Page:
Micro-turbine research on cover of Journal of Micromechanics and Microengineering

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Above: The research is the cover article of the June 2013 Journal of Micromechanics and Microengineering. Below: Photographs of both the 5 mm and 10 mm devices with a British Pound coin for scale (top), and a cutaway view of the device showing the retainer ring (bottom).

Micro-turbine research by ISR Director Reza Ghodssi (ECE/ISR) and his colleagues is the cover article of the June 2013 issue of the Journal of Micromechanics and Microengineering, one of the top journals in the field.

The lead author is Robert Hergert of the Department of Electrical and Electronic Engineering, Imperial College London. Along with Ghodssi, co-authors include his former Ph.D. student, alumnus Brendan Hanrahan (MSE Ph.D. 2013), currently with the Army Research Laboratory; and Andrew Holmes of the of the Department of Electrical and Electronic Engineering, Imperial College London.

"Performance of integrated retainer rings in silicon micro-turbines with thrust style micro-ball bearings" represents another advance in the longstanding research into power MEMS devices based on micro-ball bearing technology conducted in Ghodssi's MEMS Sensors and Actuators Lab.

Retainer rings are commonly used in macro-scale bearings to ensure uniform spacing between the rolling elements. The integration of retainers into micro-bearings could lower costs by reducing the number of balls required for stable operation, and also open up the possibility of "smart" bearings with integrated sensors to monitor the bearing status.

The research explores the performance of different silicon retainer ring designs when integrated into silicon micro-turbines (SMTs) incorporating thrust-style bearings supported on 500 μm diameter steel balls. Experimental performance curves are presented for SMTs with rotor diameters of 5 mm and 10 mm, each with five different retainer designs varying in mechanical rigidity, ball pocket shape and ball complement.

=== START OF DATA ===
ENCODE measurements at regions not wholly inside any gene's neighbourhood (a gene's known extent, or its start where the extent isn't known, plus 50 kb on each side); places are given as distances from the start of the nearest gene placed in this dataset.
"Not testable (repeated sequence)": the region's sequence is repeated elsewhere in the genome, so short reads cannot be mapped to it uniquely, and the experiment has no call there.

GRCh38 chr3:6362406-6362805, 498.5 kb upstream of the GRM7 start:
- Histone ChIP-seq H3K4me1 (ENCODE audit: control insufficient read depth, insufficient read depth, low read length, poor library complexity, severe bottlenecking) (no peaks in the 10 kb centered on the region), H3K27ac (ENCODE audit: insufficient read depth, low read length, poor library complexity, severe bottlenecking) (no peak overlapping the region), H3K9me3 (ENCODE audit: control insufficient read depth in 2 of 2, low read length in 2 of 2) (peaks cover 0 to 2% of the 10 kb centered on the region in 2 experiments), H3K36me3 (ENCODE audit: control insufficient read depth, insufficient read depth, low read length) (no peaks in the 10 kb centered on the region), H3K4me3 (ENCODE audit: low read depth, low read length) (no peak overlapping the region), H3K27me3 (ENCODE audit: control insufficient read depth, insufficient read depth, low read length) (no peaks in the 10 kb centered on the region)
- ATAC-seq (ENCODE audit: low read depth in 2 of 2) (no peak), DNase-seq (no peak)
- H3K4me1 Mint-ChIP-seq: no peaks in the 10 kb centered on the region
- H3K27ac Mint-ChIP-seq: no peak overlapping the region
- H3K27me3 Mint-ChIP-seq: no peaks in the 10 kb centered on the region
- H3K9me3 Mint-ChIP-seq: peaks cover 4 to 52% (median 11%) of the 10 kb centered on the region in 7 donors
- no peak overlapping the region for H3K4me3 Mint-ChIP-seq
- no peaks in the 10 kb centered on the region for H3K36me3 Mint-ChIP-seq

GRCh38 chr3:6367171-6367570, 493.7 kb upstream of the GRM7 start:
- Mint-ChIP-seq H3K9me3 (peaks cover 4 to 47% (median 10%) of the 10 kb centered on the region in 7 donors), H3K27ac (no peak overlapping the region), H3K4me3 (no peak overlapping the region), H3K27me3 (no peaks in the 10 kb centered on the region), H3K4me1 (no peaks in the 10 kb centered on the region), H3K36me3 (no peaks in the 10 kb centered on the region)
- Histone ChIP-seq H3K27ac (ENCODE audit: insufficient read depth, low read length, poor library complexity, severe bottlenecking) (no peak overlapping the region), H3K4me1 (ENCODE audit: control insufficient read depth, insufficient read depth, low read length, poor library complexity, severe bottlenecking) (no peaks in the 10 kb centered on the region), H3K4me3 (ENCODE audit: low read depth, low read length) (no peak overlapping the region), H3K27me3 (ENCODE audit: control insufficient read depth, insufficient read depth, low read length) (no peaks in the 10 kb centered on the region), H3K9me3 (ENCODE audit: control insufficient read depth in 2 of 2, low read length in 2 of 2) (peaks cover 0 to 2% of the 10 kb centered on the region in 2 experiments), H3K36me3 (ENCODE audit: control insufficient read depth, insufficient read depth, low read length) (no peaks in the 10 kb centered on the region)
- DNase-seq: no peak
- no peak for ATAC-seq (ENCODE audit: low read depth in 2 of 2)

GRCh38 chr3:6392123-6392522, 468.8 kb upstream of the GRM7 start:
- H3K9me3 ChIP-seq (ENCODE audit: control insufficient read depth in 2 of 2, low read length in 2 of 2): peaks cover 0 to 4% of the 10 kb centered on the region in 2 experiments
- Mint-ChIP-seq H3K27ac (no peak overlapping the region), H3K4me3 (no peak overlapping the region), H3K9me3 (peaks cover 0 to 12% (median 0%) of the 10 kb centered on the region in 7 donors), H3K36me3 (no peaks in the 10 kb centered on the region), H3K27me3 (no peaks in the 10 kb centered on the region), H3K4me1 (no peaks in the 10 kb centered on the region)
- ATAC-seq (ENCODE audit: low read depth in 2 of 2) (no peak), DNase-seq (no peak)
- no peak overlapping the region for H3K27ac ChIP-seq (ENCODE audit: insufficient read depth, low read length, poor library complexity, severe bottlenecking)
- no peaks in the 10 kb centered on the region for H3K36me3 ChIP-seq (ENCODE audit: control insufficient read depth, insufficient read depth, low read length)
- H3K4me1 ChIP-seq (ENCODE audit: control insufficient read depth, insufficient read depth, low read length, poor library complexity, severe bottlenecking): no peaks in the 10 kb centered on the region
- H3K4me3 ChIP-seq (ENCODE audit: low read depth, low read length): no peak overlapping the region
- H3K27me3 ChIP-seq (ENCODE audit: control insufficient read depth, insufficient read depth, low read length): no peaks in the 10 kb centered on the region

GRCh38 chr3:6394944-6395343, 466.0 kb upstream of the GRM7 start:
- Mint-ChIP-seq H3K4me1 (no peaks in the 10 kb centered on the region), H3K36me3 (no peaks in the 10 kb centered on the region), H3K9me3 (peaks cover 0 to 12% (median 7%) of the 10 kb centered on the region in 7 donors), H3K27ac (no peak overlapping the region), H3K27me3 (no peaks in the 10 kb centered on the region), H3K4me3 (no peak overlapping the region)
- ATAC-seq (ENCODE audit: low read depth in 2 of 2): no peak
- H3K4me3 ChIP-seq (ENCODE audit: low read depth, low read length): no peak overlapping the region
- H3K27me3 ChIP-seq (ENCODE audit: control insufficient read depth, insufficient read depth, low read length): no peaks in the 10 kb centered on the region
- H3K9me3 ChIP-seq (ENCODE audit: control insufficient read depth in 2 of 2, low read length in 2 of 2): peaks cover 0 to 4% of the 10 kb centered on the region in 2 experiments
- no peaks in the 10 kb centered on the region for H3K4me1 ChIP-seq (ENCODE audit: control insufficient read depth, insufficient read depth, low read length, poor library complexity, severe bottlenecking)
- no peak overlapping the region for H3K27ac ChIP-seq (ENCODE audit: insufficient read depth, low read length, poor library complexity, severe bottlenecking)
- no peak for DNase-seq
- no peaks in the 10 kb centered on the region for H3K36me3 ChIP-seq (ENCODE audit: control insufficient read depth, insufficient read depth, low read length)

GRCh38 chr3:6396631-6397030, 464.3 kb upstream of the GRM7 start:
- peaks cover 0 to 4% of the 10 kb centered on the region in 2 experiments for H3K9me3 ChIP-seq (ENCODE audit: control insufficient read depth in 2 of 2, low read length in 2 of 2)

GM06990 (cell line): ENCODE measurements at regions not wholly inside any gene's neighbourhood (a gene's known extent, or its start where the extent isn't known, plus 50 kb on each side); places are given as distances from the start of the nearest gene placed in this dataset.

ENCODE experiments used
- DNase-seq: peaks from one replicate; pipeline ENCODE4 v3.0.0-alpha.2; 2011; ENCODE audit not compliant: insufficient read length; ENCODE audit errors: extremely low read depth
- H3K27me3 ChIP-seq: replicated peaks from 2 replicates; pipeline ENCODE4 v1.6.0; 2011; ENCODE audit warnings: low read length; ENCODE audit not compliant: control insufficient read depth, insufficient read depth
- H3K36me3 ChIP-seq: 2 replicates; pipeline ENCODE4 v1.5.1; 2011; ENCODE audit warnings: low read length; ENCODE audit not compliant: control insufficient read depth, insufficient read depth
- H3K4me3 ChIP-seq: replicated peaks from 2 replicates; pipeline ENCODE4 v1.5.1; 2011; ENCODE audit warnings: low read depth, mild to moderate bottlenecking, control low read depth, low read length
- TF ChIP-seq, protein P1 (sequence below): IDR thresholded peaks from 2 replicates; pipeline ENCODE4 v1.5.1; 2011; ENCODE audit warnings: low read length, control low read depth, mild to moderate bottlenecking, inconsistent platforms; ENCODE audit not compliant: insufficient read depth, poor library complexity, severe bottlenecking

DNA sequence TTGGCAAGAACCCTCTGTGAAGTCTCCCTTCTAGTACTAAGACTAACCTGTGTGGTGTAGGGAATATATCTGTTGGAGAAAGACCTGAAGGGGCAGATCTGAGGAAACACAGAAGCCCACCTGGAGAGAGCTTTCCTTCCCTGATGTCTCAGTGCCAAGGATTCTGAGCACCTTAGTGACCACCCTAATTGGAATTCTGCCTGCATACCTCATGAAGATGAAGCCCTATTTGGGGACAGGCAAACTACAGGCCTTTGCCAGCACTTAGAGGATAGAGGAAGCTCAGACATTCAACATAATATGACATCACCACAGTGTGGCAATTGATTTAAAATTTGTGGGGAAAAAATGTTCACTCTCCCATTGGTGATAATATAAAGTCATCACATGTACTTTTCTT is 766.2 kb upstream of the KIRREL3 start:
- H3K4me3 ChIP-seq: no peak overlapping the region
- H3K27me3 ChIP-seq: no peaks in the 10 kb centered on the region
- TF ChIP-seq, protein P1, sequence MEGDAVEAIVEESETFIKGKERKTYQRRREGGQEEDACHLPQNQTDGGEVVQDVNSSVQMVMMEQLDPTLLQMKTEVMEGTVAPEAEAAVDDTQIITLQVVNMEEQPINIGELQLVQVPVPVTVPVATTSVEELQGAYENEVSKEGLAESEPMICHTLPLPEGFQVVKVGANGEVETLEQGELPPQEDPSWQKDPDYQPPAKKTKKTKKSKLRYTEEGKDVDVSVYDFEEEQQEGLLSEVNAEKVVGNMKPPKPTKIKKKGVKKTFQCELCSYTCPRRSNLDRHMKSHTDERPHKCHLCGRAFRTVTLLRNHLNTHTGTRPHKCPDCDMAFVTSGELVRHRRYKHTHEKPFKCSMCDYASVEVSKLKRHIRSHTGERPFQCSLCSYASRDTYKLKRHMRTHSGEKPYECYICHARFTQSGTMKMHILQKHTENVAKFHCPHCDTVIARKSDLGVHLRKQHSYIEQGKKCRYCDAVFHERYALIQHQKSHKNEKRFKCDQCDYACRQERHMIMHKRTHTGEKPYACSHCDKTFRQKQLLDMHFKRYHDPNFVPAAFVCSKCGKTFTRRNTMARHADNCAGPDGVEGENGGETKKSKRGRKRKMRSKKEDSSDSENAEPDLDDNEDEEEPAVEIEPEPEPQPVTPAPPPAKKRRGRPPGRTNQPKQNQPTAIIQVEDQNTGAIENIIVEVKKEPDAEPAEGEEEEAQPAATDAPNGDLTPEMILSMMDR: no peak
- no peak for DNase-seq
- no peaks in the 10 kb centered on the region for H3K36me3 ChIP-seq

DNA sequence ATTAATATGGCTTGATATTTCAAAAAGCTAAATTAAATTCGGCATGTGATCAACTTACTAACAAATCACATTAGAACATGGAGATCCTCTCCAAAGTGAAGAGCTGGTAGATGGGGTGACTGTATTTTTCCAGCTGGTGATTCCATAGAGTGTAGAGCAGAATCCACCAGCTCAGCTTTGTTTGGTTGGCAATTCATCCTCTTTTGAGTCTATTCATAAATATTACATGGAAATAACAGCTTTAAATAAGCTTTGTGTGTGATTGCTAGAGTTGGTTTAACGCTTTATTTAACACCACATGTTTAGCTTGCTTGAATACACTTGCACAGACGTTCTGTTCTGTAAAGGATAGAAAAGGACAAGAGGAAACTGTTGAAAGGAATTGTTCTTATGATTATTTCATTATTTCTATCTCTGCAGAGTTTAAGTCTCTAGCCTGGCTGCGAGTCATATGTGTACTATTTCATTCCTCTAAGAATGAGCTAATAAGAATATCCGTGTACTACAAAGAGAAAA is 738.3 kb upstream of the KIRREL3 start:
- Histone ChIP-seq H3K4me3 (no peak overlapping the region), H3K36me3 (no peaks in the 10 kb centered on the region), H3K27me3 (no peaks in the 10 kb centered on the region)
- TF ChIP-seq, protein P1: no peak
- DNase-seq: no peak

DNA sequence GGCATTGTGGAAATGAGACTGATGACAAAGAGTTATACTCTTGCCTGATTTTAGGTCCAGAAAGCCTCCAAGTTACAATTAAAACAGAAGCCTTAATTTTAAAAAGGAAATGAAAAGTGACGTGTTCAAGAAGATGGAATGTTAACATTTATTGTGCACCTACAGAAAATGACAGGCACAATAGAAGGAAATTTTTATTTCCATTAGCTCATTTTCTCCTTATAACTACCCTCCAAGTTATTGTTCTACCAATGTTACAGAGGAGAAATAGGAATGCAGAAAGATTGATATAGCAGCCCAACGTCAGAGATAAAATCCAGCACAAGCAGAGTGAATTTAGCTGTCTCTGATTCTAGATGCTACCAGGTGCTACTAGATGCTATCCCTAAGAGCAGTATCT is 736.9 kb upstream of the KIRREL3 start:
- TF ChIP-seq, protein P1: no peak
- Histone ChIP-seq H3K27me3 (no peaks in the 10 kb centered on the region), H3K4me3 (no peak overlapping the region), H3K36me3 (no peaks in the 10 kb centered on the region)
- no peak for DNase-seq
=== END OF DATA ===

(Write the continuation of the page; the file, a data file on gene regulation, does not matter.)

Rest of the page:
The researchers found that different retainer designs yielded different performance curves, with closed pocket designs consistently requiring lower input power for a given rotation speed. The most rigid retainers gave the best performance overall. Both 5 mm and 10 mm diameter devices showed repeatable performance at rotation speeds up to and exceeding 20 000 RPM with input power levels below 2 W, and devices were tested for over 2.5 million revolutions without failure.

This work presents the first exploration of several different geometries of silicon retainer rings integrated into a SMT with a thrust ball bearing, at rotor diameters of both 5 mm and 10 mm. The aim was to gain an initial idea of what type or types of retainer might be expected to give the best performance in the longer term.

Full ring retainers, which were annular with cylindrical ball pockets, were found to perform better than designs with pockets that were open on one side, even though the latter had lower contact area with the bearing rings. Removal of material from the full ring design while retaining the cylindrical pocket shape was also found to degrade performance. The SMTs with full ring retainers could operate at over 20,000 RPM with less than 2 W of input power. Also 5 mm- and 10 mm diameter devices were able to operate for over 2.5 million revolutions without device failure. These bearings had a ball fill factor of around 50 percent, which is significantly lower than required in retainer-less designs.

Reduction of the ball complement could be beneficial in terms of cost reduction in smaller bearings. Comparison of the results with published data shows that the input power levels required to drive the SMTs in this work were higher than for the best retainer-less designs.

Further work is required to establish whether the presence of the retainer is a major contributing factor to this discrepancy. Most importantly, a direct comparison should be made between devices that are identical apart from the inclusion or omission of a retainer. Future work will also include measuring the bearing vibration and finding the optimal running conditions for the turbine by varying the thrust bleed rate. Alternative, softer retainer materials such as polymers and metals will also be explored, as will the possibility of implementing a truly ball-riding retainer.

| View or download the PDF file of the article |

Published June 5, 2013